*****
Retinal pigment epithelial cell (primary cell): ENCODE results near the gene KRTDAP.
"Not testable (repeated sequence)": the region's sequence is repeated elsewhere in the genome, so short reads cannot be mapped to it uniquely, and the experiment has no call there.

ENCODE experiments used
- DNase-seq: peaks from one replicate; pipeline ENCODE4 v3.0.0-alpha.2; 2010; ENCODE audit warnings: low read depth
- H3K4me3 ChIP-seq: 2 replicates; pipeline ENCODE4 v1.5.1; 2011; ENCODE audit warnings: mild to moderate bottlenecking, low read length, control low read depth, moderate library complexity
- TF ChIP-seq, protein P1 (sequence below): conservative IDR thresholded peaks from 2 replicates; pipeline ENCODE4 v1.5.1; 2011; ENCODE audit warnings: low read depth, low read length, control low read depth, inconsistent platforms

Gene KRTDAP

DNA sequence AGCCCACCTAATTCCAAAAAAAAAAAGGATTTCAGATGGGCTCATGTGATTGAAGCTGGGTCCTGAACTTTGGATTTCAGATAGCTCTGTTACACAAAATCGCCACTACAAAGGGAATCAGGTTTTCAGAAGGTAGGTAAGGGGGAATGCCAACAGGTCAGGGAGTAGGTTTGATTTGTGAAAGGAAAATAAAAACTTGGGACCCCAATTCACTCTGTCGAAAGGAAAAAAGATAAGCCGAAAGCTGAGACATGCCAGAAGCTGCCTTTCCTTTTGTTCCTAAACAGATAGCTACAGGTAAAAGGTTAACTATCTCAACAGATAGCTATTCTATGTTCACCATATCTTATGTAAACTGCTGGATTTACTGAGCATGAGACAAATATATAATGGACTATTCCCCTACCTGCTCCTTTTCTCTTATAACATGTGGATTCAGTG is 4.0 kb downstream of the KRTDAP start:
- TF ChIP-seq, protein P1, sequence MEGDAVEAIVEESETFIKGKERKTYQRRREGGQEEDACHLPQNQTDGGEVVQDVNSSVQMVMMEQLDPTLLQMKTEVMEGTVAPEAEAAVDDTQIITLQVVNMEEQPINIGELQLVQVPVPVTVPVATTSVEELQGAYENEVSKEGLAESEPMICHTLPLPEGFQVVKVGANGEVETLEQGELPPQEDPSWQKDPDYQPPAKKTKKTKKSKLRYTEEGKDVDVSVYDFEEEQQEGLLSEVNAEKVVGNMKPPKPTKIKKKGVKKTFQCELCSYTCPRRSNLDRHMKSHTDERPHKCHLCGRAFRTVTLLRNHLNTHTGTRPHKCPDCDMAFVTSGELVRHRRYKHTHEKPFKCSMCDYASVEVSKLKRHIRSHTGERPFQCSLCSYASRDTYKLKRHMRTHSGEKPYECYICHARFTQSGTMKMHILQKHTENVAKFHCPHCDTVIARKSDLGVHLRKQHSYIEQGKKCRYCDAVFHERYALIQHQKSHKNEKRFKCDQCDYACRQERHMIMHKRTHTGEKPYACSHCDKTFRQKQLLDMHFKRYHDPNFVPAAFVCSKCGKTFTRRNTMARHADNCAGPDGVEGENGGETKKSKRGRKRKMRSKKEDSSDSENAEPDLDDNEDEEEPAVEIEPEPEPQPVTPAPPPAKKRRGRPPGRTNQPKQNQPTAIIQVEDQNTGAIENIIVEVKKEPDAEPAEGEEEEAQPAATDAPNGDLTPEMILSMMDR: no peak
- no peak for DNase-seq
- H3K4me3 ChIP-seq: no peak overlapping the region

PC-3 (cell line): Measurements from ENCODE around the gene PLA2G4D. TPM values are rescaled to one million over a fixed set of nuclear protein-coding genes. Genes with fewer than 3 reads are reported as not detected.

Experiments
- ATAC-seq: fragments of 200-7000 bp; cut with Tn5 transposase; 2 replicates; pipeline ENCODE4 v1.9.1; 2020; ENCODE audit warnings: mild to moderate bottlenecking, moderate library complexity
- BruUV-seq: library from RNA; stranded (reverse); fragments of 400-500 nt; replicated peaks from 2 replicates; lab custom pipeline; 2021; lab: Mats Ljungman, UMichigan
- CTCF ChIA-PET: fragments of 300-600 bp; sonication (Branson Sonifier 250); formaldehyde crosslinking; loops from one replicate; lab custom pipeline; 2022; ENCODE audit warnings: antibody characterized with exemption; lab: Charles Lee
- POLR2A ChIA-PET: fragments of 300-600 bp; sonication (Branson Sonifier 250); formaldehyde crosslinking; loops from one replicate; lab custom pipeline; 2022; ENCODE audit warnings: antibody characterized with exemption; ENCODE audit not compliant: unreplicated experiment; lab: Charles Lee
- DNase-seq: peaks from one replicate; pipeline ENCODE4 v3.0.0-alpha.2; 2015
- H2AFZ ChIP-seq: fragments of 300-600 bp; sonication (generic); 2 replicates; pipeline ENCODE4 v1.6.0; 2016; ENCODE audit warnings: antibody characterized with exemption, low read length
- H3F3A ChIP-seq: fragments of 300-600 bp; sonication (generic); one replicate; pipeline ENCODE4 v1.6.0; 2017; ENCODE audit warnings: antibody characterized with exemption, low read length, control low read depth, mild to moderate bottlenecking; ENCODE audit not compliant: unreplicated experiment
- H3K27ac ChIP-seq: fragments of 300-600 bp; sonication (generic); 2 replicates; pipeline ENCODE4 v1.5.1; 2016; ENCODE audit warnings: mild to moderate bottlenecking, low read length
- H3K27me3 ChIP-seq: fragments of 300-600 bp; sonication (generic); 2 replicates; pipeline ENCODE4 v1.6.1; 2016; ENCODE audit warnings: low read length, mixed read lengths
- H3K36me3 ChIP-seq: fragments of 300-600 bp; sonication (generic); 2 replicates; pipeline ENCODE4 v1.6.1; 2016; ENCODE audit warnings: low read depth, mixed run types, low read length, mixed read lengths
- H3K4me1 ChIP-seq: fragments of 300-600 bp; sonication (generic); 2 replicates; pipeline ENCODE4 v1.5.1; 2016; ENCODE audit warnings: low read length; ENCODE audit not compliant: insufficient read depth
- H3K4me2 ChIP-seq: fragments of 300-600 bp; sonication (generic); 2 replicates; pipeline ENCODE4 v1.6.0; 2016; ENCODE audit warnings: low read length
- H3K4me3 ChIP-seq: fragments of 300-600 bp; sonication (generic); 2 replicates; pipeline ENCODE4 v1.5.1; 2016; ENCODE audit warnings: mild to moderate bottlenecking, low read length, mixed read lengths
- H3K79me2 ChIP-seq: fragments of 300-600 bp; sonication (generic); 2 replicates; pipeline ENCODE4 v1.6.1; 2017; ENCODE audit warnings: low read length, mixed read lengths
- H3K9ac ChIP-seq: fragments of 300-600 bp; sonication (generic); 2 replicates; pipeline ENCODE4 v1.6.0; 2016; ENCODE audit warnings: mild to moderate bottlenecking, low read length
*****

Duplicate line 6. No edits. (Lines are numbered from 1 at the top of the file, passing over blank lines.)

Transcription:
- TF ChIP-seq, protein P1 (sequence below): conservative IDR thresholded peaks from 2 replicates; pipeline ENCODE4 v1.5.1; 2011; ENCODE audit warnings: low read depth, low read length, control low read depth, inconsistent platforms